Black Youth Understanding of Racial Inequality: The Ins and Outs of Scale Development and Validation – UROP Spring Symposium 2021

Black Youth Understanding of Racial Inequality: The Ins and Outs of Scale Development and Validation

Lina Magid

Lina Magid

Pronouns: she/her

Research Mentor(s): Natasha Johnson, Postdoctoral Fellow
Research Mentor School/College/Department: , School of Public Health
Presentation Date: Thursday, April 22, 2021
Session: Session 3 (1pm-1:50pm)
Breakout Room: Room 11
Presenter: 2

Event Link


When most people think of racism, the first thing that comes to mind is interpersonal racism, which is a type of racism that occurs when an individual’s own racially biased thoughts are forced upon others around them in ways such as unfair treatment. What most people fail to see is that racism is much larger than that. Racism is a multifaceted system that assigns value, structures opportunities, and unfairly disadvantaged individuals based on their perceived race. Since racism is so prevalent, it’s often inescapable for people of color, and since it’s multifaceted, it has multiple implications for people of color. These implications range from the school to prison pipeline to health disparities. The purpose of our research is to develop a scale that specifically measures Black youth’s understanding of racism, inclusive of its multiple forms. In the past, certain scales have had a tendency of not being generalizable to the population in question. In order to create a scale that can accurately capture all aspects of racism, our team has to create multiple questionnaires and then schedule interviews with Black youth to see if any of our questions are capable of accurately capturing what these youth have experienced. After generating an appropriate questionnaire, the next step of our research would be to determine the validity of our scale in hopes that it could be used by others. Our main goal is to develop a scale that’s able to have multiple implications in the real world, but we are also hoping that the findings of this scale would be generalizable to all Black youth. We hope our scale can be used by schools to help their students unpack racial inequality, we also hope that it can be used by mental health professionals to help guide their communication and treatment plans. In other words, we want this scale to be used by others to tackle racism’s multiple dimensions.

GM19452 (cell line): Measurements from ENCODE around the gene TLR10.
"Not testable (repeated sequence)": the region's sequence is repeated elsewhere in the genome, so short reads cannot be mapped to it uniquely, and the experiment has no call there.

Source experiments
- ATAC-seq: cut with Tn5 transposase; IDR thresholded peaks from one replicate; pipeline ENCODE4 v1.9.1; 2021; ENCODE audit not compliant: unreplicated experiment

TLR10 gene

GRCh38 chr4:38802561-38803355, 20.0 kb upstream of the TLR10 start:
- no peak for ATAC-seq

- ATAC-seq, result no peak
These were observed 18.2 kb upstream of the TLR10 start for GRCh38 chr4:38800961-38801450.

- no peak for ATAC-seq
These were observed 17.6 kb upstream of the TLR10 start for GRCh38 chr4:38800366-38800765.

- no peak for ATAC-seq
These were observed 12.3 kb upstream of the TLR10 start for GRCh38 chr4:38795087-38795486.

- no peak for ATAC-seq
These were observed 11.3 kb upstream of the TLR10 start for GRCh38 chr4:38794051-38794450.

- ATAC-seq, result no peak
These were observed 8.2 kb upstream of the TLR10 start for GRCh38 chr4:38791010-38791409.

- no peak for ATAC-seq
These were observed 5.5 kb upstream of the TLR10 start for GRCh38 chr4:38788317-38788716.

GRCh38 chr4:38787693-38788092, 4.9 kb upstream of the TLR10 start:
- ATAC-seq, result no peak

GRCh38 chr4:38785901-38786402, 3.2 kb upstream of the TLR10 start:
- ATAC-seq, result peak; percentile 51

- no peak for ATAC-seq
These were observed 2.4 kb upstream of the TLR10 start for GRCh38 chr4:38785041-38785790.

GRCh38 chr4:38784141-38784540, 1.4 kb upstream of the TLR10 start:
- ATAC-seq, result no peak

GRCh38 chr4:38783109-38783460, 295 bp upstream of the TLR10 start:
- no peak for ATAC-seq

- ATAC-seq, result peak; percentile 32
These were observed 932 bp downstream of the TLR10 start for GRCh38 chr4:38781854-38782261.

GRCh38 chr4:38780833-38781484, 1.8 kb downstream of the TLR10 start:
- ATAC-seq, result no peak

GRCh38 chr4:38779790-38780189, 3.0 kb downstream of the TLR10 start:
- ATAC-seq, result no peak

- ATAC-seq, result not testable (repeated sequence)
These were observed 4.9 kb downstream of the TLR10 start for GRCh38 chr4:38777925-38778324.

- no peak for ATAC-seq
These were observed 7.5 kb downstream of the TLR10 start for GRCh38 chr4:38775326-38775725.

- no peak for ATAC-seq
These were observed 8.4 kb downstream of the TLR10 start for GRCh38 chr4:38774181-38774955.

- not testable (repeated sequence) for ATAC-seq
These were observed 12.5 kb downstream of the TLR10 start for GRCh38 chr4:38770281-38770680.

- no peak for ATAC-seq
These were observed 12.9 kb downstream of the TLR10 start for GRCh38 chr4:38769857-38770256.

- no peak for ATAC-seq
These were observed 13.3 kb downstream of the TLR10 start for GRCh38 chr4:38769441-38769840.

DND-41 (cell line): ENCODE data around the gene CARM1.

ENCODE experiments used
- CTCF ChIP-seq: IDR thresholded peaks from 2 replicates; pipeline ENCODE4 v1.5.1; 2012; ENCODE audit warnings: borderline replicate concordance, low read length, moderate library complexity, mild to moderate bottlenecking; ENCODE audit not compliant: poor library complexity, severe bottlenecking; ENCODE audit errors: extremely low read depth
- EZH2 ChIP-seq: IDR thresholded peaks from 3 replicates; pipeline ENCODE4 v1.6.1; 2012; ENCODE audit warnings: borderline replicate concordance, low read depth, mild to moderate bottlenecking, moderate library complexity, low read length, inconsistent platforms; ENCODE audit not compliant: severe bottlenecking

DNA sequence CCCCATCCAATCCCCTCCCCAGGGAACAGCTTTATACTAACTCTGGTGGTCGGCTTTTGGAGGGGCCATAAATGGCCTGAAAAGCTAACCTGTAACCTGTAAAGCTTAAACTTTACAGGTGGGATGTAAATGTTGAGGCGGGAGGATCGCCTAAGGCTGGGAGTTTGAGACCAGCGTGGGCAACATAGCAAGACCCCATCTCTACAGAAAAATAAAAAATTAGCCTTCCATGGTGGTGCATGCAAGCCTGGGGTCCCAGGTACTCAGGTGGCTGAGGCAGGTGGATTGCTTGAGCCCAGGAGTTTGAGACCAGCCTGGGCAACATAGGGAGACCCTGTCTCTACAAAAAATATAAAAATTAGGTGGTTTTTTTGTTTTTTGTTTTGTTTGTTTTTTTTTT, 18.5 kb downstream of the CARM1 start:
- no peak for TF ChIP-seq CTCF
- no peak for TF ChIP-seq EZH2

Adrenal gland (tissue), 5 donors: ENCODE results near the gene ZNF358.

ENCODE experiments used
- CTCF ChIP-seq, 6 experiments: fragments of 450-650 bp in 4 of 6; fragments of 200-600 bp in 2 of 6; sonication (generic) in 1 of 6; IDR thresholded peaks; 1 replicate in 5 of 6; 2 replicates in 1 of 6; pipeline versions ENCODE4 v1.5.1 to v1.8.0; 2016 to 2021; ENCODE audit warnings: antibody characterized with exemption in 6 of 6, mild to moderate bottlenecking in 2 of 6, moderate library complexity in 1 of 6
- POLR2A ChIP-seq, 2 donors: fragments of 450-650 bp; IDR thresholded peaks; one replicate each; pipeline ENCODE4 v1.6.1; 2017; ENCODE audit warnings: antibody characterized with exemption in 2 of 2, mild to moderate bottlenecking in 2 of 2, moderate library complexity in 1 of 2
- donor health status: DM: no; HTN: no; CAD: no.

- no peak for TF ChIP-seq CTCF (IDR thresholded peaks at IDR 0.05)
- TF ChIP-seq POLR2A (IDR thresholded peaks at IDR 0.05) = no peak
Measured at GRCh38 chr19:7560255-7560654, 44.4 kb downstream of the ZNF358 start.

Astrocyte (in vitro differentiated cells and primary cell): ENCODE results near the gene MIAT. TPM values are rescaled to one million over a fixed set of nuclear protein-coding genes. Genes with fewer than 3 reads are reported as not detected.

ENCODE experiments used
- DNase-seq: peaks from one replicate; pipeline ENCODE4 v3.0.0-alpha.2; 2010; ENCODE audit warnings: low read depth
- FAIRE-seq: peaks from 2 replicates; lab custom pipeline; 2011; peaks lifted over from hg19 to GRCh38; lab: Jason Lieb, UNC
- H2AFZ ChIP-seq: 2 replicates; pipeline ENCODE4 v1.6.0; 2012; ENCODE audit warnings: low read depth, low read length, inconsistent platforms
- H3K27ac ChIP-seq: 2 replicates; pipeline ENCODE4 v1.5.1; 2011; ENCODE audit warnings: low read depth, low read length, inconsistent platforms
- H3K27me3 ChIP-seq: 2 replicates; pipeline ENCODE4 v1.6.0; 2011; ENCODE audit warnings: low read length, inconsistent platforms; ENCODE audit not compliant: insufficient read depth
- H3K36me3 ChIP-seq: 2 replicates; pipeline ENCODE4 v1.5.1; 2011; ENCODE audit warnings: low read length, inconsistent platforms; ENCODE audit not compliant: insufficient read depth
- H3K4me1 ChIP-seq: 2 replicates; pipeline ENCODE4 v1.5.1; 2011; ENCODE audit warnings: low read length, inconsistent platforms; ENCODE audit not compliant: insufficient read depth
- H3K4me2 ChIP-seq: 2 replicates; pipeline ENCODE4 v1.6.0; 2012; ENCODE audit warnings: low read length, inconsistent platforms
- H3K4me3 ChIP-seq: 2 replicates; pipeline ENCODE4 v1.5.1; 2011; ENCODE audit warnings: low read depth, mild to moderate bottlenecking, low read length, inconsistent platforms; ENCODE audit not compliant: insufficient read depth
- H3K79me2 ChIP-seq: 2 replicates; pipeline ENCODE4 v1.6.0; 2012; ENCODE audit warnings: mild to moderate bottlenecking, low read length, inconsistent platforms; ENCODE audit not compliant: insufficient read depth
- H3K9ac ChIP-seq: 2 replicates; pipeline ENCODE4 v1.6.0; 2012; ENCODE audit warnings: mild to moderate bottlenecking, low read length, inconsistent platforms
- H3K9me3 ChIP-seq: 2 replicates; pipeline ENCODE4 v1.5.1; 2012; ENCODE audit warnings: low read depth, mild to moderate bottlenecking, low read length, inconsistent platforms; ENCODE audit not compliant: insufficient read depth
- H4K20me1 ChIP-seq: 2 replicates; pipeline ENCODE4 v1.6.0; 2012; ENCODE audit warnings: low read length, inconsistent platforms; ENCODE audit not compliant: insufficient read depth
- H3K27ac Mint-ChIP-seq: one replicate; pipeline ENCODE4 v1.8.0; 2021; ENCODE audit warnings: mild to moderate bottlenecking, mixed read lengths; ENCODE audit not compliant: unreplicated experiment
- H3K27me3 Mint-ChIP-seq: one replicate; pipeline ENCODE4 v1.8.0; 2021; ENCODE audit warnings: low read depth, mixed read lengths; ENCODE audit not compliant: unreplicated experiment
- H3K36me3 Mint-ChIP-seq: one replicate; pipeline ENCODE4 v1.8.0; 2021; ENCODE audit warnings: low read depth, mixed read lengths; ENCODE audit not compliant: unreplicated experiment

Authors: Lina Magid
Research Method: Survey Research

lsa logoum logo